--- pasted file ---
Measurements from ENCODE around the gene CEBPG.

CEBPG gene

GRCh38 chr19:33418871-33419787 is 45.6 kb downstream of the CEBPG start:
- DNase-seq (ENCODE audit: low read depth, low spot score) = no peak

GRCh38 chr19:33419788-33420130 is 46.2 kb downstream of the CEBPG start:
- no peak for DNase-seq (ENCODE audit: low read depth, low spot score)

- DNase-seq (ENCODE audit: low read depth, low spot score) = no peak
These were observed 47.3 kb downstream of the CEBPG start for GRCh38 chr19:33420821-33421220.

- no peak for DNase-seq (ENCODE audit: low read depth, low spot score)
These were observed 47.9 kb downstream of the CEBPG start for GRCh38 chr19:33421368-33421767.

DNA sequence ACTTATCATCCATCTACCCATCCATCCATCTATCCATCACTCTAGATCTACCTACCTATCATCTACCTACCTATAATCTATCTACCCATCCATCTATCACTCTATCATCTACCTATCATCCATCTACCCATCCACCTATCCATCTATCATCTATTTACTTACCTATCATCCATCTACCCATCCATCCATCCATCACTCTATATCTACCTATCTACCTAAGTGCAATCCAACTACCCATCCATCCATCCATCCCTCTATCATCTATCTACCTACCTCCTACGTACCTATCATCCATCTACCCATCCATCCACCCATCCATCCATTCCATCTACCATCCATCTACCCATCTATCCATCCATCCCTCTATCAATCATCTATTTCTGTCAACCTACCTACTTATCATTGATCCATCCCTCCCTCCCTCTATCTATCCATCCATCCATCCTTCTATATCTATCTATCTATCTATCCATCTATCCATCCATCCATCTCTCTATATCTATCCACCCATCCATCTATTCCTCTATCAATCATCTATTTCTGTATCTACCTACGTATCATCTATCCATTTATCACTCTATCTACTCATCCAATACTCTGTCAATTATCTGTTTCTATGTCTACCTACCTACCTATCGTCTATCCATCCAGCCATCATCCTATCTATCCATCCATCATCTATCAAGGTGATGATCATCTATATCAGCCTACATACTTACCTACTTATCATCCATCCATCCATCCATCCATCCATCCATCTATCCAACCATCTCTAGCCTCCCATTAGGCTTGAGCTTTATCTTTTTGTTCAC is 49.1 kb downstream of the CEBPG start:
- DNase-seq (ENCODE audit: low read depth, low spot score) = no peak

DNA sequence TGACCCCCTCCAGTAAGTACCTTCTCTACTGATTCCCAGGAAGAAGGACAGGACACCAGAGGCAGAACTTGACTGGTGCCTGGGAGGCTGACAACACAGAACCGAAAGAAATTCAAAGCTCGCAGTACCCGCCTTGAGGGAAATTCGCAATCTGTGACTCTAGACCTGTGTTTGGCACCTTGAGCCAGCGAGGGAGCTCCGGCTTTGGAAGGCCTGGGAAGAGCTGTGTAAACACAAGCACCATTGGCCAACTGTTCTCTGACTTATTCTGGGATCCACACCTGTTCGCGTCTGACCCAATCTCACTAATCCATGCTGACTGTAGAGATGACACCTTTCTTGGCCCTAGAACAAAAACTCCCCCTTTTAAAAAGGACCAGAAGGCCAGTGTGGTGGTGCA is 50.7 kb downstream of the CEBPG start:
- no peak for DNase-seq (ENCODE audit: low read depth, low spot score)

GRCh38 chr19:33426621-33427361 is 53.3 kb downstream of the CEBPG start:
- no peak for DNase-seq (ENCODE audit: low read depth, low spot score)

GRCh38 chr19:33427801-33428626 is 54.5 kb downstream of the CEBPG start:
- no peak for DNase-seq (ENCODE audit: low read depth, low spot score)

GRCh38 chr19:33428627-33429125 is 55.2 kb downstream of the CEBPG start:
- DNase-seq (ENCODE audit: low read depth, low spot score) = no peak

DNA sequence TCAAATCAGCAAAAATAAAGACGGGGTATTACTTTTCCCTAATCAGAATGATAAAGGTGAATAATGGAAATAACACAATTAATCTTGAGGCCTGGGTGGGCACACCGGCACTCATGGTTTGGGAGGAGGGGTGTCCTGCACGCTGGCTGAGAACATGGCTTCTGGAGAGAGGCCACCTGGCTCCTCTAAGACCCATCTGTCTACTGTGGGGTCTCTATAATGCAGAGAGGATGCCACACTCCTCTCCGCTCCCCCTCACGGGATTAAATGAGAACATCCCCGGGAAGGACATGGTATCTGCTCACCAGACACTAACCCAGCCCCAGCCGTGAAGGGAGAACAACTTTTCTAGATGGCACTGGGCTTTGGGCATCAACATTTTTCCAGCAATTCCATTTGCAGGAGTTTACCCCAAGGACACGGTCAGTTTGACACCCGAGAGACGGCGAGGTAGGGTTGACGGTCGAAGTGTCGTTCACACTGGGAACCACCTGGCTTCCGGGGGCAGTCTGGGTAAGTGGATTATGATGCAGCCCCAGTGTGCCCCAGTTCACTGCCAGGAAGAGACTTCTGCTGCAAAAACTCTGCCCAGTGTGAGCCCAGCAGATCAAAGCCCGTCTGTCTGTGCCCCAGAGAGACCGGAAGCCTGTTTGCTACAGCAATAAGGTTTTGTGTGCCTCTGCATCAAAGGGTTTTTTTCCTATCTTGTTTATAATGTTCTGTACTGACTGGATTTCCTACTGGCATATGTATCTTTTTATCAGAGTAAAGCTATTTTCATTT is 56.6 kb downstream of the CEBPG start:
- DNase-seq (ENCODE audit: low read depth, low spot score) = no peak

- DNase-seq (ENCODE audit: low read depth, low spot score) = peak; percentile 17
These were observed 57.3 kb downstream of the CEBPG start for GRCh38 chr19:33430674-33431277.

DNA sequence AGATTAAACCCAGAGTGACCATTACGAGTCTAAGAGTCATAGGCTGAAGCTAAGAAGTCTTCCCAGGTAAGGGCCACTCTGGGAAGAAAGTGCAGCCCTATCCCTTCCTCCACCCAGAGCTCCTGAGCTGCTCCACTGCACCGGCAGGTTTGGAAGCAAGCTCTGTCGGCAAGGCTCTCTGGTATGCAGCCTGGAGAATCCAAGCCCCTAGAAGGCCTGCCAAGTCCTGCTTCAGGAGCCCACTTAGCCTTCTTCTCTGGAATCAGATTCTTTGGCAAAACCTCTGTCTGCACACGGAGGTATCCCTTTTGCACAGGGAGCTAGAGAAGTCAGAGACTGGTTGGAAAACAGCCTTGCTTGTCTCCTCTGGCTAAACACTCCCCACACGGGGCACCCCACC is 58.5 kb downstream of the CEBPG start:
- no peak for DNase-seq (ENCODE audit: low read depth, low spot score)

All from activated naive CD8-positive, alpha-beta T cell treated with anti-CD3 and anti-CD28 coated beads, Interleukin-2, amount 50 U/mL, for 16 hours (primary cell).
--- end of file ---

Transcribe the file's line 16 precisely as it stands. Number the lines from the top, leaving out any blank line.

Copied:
- no peak for DNase-seq (ENCODE audit: low read depth, low spot score)